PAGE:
Using population surveillance and laboratory data, this study described uptake of prenatal HCV screening, subsequent HCV case detection, and follow-up HCV RNA/genotype testing among women in BC from 2008–2019. Current HCV testing and treatment guidelines in Canada recommend that clinicians assess patient’s exposure risk prior to testing for HCV [12,25]; yet, we observed a steep rise in the proportion of women who received a prenatal anti-HCV test along with routine prenatal serology, reaching 54.6% in 2019. Women whose anti-HCV diagnosis was known before their prenatal HCV screen comprised the majority of prevalent prenatal HCV cases, and yet, each year, a median of 28 women were newly diagnosed anti-HCV positive as a result of prenatal HCV testing. We observed an increase in unnecessary prenatal anti-HCV testing among women previously diagnosed anti-HCV positive, accounting for over half of those who were anti-HCV positive at the time of their prenatal screen. Follow-up HCV RNA and genotype testing were consistently high among newly diagnosed women after prenatal anti-HCV testing but lower among all other women newly diagnosed not through prenatal screening in the province, suggesting that some may require additional support to engage in HCV treatment.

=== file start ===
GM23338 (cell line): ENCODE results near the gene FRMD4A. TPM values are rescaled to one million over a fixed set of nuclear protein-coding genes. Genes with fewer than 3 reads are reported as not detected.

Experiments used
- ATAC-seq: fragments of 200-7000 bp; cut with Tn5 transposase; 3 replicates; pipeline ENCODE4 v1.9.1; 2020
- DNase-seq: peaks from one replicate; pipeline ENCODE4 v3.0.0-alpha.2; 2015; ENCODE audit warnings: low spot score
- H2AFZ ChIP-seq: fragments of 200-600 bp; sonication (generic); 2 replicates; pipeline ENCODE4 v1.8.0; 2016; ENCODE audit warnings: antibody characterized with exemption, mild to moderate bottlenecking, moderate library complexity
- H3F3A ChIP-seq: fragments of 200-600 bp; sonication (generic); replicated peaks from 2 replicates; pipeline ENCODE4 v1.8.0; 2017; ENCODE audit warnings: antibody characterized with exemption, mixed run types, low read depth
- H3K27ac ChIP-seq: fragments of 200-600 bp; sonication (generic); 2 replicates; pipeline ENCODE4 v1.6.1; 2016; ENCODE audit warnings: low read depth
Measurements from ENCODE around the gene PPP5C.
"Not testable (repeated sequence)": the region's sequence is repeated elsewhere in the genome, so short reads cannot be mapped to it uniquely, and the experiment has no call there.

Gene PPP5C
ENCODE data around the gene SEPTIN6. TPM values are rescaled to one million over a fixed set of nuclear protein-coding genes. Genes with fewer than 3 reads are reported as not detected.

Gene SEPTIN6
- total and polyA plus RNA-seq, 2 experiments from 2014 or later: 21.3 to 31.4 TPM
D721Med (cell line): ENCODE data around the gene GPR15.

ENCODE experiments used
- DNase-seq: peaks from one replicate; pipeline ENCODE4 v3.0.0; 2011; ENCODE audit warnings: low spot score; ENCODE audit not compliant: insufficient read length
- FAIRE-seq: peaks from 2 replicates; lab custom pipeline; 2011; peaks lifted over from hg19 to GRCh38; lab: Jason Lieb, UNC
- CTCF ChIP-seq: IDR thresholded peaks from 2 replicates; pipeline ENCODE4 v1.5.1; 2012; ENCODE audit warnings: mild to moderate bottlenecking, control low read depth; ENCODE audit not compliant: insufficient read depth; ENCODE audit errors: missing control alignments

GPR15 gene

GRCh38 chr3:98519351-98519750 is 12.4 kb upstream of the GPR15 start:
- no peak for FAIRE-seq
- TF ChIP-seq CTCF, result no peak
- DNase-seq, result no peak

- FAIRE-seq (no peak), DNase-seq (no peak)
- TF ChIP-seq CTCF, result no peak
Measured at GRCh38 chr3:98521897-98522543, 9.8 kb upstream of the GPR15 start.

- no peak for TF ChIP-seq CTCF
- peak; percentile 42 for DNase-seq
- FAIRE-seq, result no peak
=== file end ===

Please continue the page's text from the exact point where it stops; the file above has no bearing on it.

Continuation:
While the number of women who received routine prenatal screening in BC was consistent over the 12 year study period, the significant increasing trend of prenatal anti-HCV testing may indicate that more are being assessed and identified as being at-risk. The increase may also indicate that the widely publicized roll-out of DAAs within Canada’s publically funded health insurance system in 2015 resulted in increased awareness of HCV and subsequent anti-HCV screening. In addition, we observed that as more women in BC had prenatal anti-HCV testing, anti-HCV prevalence in this group declined overall (from 0.60% in 2008 to 0.34% in 2019), suggesting that more lower or no-risk women are being screened. Other settings with risk-based prenatal screening have reported markedly higher prenatal anti-HCV prevalence, lending greater weight to calls for universal prenatal anti-HCV testing. For example, in the US, using a nationally representative sample, Schille et al. (2018) reported that risk-based prenatal anti-HCV testing reached 13.4% of pregnant women who had live births in 2015, yielding 3.6% prenatal HCV prevalence [26]. These results and others informed support for universal prenatal anti-HCV screening by the American Association for the Study of Liver Diseases and Infectious Diseases Society of America [27]. This was followed by the Center for Disease Control’s recent recommendation (March 2020) to screen all pregnant women during each pregnancy in settings where prevalence of chronic HCV infection is >0.1% [28]. Important epidemiological and jurisdictional differences may explain higher HCV prevalence among prenatal women in the US. HCV testing in BC is estimated to be 3.5-fold higher than in the US, and our finding related to the declining number of positive tests among prenatally screened women in BC suggests that more who are at low-risk are being tested and/or that fewer women who are pregnant or planning pregnancy are at risk of HCV infection. Moreover, several population-based studies in the US have indicated that rising maternal and pediatric HCV prevalence is likely related to concomitant increasing opioid use among women of childbearing age [6,2931]. Future exploration into differences between women in BC who had a prenatal anti-HCV test vs. those who did not will help better understand the testing trends we have found in this study, especially to evaluate the utility of risk-based testing guidelines when it appears that more healthcare providers are opting to test women with lower risk.